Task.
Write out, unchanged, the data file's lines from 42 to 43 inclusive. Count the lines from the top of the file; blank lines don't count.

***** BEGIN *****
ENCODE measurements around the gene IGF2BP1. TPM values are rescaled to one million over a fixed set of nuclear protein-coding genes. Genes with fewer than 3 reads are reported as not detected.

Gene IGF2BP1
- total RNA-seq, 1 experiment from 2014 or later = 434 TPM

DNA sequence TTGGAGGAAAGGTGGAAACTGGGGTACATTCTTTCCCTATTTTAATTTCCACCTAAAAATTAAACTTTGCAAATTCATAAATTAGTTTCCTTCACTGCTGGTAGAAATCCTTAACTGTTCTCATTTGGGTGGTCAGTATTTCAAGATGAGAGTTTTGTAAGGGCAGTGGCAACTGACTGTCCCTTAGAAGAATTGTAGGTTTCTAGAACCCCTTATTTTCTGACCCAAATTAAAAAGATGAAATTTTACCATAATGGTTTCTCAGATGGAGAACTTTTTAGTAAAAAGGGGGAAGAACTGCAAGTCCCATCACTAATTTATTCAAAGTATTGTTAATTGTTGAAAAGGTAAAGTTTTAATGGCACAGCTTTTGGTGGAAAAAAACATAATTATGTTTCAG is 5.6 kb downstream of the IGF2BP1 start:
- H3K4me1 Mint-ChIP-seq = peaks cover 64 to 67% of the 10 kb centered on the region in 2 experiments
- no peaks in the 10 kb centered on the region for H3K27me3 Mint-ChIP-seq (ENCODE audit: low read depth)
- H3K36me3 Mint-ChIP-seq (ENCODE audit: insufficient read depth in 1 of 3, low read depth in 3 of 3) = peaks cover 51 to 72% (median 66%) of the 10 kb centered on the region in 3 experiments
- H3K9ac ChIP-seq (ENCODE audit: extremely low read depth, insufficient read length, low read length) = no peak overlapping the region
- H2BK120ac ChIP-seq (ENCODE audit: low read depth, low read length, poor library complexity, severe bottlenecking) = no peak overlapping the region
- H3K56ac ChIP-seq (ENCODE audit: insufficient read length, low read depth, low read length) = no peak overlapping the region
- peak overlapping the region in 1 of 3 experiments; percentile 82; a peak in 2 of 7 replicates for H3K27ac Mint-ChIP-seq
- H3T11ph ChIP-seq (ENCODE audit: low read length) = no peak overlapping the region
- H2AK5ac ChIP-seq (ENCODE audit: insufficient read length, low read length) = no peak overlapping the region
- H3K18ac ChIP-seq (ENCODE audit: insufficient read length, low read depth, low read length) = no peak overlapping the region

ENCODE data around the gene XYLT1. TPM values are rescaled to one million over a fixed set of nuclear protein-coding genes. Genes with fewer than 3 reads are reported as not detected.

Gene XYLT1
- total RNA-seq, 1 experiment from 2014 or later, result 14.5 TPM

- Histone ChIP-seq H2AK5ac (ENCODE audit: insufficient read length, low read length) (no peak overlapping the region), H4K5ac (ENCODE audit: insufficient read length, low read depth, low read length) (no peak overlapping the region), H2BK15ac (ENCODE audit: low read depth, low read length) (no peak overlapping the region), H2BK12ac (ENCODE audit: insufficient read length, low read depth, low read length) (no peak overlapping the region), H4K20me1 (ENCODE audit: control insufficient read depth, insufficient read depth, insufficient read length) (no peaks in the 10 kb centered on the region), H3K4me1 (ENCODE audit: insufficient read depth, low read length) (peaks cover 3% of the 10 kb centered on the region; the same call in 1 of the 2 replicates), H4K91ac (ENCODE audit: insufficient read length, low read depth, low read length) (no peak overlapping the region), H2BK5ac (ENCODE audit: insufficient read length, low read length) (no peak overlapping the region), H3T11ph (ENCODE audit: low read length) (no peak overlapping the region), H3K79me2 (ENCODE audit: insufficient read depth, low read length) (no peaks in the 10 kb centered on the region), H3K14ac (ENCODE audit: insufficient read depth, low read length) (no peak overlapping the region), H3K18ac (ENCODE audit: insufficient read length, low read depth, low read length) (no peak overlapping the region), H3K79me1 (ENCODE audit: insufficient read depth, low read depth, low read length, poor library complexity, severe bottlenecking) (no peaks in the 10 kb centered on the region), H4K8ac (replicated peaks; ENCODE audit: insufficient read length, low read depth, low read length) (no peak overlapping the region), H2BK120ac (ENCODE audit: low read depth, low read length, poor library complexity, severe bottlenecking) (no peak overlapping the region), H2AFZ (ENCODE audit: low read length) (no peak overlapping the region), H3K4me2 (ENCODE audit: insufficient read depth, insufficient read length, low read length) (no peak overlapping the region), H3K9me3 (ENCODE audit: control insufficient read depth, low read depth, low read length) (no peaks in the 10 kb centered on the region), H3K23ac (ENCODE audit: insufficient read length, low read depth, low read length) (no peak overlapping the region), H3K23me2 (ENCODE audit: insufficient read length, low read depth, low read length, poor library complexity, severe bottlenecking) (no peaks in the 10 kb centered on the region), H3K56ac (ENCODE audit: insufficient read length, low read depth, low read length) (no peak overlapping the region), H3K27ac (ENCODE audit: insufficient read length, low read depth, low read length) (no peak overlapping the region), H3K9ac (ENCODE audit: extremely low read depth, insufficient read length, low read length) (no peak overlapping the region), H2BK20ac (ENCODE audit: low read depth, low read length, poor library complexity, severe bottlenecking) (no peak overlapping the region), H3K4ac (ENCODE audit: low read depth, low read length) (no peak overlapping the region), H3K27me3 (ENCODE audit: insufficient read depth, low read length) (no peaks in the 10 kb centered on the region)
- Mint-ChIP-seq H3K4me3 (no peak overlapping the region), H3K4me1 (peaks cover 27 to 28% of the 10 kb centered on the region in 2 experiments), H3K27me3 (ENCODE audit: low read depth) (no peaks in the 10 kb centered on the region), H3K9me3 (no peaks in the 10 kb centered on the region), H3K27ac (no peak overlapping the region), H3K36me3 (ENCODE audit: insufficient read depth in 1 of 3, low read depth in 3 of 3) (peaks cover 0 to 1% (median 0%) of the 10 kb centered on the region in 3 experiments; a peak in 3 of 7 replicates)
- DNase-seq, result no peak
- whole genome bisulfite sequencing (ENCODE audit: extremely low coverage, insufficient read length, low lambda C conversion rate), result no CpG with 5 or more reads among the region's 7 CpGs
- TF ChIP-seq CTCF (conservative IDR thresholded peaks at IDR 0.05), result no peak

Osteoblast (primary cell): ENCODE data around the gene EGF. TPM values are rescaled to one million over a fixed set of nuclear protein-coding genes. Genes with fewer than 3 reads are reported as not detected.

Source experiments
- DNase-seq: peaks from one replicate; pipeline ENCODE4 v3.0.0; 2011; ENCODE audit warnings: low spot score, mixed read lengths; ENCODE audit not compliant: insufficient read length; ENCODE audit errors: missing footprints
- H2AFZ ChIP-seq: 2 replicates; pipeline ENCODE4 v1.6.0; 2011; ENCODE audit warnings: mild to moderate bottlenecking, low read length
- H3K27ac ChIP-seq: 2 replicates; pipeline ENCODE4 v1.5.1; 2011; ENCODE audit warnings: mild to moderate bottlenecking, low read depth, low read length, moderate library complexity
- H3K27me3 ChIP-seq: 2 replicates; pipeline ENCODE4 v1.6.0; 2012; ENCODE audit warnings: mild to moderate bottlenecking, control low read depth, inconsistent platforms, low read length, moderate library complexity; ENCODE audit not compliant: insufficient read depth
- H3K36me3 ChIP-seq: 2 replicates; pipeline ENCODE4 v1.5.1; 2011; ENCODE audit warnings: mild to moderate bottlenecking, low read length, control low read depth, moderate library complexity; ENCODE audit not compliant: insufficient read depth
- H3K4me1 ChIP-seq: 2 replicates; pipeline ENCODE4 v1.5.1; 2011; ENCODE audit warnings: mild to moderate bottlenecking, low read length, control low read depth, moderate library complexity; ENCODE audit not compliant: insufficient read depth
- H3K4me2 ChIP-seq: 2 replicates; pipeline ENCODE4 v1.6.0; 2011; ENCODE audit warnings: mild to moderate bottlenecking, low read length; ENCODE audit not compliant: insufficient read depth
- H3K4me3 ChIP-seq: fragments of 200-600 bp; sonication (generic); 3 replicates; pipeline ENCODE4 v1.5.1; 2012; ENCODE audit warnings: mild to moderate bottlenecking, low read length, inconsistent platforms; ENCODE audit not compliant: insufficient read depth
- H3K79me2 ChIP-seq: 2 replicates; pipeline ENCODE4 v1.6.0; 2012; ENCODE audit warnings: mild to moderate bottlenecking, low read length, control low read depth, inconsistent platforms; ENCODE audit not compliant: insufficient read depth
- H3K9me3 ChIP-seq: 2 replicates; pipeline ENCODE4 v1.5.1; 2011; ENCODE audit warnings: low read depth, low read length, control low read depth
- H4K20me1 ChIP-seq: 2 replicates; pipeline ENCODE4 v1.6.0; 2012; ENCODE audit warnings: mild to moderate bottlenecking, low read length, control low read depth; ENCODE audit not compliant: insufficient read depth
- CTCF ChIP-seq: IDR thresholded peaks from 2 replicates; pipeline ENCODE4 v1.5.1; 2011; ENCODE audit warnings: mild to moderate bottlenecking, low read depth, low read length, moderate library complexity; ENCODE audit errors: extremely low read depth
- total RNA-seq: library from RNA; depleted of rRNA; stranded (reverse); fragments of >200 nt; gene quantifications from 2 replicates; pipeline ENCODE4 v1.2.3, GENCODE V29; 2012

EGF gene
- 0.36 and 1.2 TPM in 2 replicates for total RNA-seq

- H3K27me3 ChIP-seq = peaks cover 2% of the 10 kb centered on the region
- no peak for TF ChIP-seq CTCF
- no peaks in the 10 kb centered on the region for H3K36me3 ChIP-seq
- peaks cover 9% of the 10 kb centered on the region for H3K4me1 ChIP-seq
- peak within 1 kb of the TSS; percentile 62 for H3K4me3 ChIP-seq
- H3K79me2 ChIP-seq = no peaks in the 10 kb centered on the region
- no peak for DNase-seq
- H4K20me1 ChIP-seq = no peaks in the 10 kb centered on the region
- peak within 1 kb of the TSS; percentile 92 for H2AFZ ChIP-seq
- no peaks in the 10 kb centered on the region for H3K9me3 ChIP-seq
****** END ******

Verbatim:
- no peaks in the 10 kb centered on the region for H3K36me3 ChIP-seq
- peaks cover 9% of the 10 kb centered on the region for H3K4me1 ChIP-seq